Months after the coronavirus pandemic struck, some industries are still trying to get back on their feet. Business has been so slow that even an essential service provider like Waste Management (WM 1.60%) isn't finding enough trash to dump into its landfills. That could end up as repulsive sales numbers this year, at a time when the company's debt pile is also about to get bigger. So are you better off avoiding Waste Management stock right now?
How is Waste Management dealing with COVID-19?
Even as the coronavirus lockdown hit demand for Waste Management's trash collection services, the company also discontinued nonessential services like collection of bulk goods and yard waste as a protective measure. The results showed up on Waste Management's second-quarter numbers, with revenue and net income falling 10% and 19%, respectively, year over year. Waste Management reported core pricing -- which includes price increases and fees -- of only 1.3%, compared with 4.2% in Q2 2019. The company expects full-year revenue to fall 4% to 5%.
It can be unnerving to see sales declines from a company that's into a resilient business. After all, investors fall back on such businesses during recessionary periods.
I'm not too worried, though. Waste Management's Q2 core price was certainly a dampener, but the temporary suspension of some fees and price increases in the wake of the COVID-19 pandemic hurt pricing. Management says it remains "committed to its pricing programs." I too believe that Waste Management's pricing power is intact, given its massive network of 250 landfills that are even used by rivals for a tipping fee.
As for volumes, they should pick up slack as the economy gets up and running since Waste Management has a hugely diversified customer base: The public sector contributed 23% to its total sales in 2019 while the rest came from diverse several sectors and industries, including retail trade, manufacturing, real estate, construction, healthcare, and offices to name a few.
Moreover, Waste Management has proved its mettle time and again, and it should be no different this time around.
But high debt can be troublesome when earnings come under pressure. As of June, Waste Management had nearly $13 billion in debt. Now the entire waste management process, from hauling to disposing of and recycling trash, requires significant investments in assets such as a fleet, transfer stations, and landfills, so high leverage isn't really surprising. But Waste Management is about to add least $1.8 billion in debt as it acquires Advanced Disposal (ADSW). So what we have here is a bigger company in the making, but at what cost?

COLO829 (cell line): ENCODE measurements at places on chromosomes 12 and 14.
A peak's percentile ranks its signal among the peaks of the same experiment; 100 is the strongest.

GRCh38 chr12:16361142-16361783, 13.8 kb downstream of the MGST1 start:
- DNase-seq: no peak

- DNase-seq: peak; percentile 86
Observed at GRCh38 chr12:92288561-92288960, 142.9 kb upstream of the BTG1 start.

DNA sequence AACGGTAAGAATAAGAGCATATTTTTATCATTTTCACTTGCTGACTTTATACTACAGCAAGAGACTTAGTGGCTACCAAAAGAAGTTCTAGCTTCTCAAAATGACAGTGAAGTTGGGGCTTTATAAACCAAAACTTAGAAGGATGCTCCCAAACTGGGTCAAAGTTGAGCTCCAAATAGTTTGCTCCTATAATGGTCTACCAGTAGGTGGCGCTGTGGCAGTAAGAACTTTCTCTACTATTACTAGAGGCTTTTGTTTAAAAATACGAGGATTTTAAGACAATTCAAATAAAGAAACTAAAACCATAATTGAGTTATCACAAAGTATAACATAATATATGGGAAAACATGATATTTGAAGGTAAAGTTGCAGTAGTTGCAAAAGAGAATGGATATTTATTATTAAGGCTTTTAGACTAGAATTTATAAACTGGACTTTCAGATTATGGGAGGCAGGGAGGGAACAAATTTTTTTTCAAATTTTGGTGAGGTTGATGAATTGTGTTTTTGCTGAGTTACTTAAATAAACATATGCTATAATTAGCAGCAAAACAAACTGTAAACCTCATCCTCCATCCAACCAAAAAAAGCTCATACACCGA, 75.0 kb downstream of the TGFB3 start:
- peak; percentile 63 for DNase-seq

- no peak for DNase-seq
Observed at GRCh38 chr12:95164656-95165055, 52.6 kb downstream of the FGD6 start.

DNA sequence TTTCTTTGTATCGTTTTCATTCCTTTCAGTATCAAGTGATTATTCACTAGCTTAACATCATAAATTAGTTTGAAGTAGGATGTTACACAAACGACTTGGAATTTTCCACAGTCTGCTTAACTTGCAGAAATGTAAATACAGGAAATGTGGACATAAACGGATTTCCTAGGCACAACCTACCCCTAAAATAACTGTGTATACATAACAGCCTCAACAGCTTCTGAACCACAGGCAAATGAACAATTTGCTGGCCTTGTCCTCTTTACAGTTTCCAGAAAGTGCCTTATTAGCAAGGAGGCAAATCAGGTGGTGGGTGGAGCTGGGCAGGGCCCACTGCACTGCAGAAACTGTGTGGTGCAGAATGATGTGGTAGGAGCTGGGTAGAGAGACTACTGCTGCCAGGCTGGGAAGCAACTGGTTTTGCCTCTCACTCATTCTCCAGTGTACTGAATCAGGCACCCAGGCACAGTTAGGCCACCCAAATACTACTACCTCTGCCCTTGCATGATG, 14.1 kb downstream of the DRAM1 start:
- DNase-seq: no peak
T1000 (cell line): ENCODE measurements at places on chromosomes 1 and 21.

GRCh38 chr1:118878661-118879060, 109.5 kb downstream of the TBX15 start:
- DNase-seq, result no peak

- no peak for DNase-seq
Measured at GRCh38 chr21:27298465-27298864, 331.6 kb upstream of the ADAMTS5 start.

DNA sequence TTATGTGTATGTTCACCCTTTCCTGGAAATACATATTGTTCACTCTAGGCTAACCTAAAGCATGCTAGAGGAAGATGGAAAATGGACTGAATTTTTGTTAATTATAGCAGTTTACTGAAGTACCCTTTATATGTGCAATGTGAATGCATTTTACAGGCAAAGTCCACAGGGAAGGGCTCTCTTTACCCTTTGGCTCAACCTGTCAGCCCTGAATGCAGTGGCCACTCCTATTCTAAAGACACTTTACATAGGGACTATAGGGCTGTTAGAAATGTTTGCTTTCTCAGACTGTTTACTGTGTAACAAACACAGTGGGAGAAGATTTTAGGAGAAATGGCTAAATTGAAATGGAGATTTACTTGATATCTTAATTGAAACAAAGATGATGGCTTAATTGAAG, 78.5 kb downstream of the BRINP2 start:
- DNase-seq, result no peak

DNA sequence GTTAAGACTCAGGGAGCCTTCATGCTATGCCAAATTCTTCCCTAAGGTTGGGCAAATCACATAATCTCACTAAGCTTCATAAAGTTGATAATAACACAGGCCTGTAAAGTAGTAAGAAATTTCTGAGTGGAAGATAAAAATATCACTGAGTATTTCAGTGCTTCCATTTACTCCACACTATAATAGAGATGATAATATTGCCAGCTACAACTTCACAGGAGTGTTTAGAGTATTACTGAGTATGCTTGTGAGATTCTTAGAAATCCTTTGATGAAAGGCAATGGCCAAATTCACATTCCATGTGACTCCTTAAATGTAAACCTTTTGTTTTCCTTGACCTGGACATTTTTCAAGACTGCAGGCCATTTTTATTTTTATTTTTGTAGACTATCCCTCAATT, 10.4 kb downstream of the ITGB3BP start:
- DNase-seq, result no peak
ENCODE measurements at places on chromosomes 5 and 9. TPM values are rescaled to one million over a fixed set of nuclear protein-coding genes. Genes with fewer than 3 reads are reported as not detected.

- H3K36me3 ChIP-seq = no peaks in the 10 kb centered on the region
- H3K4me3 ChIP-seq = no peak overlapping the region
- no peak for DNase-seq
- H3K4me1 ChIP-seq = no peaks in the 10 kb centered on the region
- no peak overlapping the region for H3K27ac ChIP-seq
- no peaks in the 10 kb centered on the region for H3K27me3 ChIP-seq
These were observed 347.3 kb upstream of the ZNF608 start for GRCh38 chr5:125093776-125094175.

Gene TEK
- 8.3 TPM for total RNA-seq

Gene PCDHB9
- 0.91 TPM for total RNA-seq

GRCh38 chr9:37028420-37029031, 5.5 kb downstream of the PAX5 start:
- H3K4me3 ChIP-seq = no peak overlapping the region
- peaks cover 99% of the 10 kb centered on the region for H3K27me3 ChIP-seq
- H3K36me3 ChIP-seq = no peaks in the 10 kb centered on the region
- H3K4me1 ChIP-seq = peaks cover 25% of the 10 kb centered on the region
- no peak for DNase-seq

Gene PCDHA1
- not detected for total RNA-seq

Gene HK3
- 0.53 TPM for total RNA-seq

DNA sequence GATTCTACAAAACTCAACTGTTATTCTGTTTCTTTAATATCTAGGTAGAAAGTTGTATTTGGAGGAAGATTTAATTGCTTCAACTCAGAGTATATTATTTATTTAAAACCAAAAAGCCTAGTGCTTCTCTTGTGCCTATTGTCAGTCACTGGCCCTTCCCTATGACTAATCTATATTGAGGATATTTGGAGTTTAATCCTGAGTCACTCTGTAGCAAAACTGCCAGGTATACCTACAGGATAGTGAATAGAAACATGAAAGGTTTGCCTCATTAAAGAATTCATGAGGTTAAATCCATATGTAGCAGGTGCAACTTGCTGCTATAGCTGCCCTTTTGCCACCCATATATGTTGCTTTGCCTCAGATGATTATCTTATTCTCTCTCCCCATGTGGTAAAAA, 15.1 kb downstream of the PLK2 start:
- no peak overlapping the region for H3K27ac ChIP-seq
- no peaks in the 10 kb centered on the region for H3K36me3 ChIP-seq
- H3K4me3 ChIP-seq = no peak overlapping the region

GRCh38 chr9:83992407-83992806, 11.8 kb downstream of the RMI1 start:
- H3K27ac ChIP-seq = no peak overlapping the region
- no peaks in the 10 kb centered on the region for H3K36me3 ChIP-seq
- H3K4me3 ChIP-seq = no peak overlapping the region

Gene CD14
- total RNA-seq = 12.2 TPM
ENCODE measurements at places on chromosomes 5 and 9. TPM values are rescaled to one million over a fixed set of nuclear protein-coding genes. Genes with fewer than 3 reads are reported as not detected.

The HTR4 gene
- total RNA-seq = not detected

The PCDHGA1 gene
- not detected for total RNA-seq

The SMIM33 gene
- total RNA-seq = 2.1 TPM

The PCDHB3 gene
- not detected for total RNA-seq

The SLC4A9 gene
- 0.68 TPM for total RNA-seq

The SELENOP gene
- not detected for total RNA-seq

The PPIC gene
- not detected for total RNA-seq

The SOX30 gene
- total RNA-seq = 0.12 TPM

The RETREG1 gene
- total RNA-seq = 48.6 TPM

A blockbuster deal?
Waste Management's impending $4.6 billion acquisition of Advanced Disposal includes Advanced's debt worth $1.8 billion. To top that, Waste Management intends to finance the deal using debt.
Sounds worrisome? It's not necessarily.
First, Waste Management should easily be to access low-cost funds given its strong credit rating and liquidity. Second, its operating income currently covers its interest expenses comfortably, as its 12-month interest-coverage ratio of 5.43 indicates.
In short, some amount of additional debt shouldn't hurt the company. What matters more is what Waste Management is getting in return: It's bagging the fourth largest waste management company in the United States. That's certainly not a bad deal, and it looks even more promising when you get to know these important facts about Advanced Disposal:
- Advanced Disposal operates in 16 states across the Midwest, South, and East regions.
- It has 2.7 million residential and more than 200,000 industrial and commercial customers.
- It owns or operates 41 landfills with an average remaining life of roughly 37 years.
- It has 18 landfill gas-to-energy conversion facilities.
- It runs 20% fleet on natural gas.
- It generated $1.6 billion in revenue in 2019.
So Advanced Disposal's acquisition should expand Waste Management's reach, asset base, and green fleet, thereby further solidifying its leadership position in the industry.
With management also expecting the acquisition to be immediately accretive to adjusted earnings per share and cash flow from operations, there's a lot of value to be unlocked in the long run.
So does that make Waste Management stock a buy?
The acquisition has been in the works for more than a year now, which is one reason Waste Management shares shot to all-time highs in March before crashing with the broader market. But with the stock bouncing sharply from its April lows and barely 10% away from its 52-week high, its trading at a price-to-earnings multiple of 30 and price-to-book value of 7, both of which are above respective five-year averages.
So you might want to want to wait for a dip to buy Waste Management shares, but don't miss it then. It's a safe, reliable stock that also pays a dividend: It has increased its dividend annually for 17 consecutive years and currently yields 1.9%.